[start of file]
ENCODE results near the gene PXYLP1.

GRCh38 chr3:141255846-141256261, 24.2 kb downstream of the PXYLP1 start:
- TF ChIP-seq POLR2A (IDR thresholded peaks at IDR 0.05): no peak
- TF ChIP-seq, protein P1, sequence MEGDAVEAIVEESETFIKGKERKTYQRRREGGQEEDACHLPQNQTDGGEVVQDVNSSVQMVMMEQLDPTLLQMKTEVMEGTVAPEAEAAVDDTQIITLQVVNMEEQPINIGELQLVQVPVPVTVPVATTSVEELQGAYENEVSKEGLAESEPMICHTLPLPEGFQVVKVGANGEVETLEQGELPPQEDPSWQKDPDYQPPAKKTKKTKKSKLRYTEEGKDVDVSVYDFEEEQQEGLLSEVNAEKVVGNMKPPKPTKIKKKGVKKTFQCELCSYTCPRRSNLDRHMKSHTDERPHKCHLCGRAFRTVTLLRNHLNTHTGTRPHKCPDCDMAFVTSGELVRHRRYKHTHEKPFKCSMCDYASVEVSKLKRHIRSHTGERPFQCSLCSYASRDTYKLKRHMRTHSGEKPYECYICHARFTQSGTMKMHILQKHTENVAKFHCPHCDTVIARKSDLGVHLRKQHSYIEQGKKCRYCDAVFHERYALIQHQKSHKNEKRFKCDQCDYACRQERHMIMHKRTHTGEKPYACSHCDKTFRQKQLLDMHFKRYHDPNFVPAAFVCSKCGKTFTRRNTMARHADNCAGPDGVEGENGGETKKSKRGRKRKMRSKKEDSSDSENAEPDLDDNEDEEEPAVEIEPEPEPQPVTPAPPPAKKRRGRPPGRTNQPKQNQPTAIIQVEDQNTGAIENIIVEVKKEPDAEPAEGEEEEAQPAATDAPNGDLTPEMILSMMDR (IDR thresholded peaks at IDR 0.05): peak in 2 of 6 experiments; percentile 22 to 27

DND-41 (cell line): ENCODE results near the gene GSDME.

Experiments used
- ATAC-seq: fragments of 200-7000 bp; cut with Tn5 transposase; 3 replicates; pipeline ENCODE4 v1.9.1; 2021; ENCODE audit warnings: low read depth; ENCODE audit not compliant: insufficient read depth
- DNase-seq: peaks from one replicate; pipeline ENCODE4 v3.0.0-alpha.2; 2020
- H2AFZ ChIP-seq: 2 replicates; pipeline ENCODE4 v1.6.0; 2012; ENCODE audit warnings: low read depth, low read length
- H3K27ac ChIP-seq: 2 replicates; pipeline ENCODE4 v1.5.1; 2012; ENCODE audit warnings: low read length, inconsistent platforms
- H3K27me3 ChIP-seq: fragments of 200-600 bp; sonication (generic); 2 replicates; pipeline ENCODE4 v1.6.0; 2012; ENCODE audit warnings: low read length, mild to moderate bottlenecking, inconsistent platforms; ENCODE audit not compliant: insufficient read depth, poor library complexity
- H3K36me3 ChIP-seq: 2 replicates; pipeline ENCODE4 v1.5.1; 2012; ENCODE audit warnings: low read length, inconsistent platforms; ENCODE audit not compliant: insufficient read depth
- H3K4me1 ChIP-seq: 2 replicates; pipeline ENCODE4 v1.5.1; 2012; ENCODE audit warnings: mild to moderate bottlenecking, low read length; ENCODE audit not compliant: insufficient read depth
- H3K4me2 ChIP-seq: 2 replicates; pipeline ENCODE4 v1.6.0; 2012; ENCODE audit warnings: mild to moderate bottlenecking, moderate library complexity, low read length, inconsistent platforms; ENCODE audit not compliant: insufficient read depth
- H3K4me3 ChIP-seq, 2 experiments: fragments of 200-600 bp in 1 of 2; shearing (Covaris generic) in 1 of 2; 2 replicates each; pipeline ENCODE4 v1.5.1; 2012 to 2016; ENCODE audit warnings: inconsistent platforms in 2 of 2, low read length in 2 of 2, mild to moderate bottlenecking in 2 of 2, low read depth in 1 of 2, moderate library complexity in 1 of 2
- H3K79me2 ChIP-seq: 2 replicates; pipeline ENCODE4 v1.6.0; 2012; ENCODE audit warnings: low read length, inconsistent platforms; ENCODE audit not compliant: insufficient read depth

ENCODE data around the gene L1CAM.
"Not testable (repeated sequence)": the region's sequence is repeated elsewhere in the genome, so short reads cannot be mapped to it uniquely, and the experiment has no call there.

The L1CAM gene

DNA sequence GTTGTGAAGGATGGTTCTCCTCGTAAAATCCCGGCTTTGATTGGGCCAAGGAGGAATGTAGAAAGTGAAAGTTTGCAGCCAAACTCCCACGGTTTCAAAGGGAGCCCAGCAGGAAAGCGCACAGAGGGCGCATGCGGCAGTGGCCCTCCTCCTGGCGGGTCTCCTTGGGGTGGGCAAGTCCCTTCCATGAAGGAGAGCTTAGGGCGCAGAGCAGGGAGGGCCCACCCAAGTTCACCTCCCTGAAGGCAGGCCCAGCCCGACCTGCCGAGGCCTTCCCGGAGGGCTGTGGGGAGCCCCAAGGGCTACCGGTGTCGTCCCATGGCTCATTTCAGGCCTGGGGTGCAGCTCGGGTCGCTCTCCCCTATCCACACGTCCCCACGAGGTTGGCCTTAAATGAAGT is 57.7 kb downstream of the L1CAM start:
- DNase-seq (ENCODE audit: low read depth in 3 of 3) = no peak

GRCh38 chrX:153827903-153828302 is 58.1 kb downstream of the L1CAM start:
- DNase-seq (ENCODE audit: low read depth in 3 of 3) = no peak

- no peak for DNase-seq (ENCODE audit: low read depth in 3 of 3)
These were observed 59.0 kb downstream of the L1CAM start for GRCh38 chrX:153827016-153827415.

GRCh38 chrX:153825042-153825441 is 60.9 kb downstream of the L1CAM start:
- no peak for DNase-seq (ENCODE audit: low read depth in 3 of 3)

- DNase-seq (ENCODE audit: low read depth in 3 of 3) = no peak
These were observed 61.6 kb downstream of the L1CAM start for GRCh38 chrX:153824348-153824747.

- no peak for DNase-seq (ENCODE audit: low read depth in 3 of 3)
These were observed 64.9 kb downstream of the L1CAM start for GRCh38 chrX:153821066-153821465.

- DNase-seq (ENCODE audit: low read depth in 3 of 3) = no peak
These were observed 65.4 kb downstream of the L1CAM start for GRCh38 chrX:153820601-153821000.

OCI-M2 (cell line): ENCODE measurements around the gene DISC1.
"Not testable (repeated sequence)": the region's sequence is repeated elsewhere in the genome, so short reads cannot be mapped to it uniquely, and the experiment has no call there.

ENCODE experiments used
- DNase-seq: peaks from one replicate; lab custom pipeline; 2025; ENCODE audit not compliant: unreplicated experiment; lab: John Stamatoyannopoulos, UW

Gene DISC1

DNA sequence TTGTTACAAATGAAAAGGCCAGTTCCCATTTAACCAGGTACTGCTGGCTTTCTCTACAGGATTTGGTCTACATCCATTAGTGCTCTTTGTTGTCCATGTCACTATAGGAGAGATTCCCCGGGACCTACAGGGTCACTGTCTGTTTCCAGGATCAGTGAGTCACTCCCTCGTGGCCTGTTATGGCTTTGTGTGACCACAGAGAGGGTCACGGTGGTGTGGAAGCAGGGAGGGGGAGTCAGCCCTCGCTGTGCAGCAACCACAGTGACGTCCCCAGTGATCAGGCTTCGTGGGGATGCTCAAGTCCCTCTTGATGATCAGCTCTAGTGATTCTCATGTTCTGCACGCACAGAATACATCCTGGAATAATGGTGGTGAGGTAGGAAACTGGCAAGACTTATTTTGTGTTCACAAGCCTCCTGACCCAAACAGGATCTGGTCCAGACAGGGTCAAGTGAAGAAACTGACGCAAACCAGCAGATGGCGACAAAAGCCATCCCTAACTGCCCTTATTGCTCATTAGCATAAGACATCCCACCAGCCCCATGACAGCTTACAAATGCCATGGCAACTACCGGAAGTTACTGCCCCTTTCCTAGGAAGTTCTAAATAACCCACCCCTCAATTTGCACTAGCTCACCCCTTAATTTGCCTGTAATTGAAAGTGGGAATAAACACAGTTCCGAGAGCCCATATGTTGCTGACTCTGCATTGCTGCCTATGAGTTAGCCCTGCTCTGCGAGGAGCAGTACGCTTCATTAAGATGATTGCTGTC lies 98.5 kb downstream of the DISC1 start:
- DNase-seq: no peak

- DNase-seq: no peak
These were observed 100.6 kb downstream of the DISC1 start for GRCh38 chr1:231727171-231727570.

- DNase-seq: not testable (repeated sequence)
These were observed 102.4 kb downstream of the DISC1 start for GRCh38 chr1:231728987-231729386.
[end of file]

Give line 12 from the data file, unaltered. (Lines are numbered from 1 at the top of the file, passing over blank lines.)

- H3K36me3 ChIP-seq: 2 replicates; pipeline ENCODE4 v1.5.1; 2012; ENCODE audit warnings: low read length, inconsistent platforms; ENCODE audit not compliant: insufficient read depth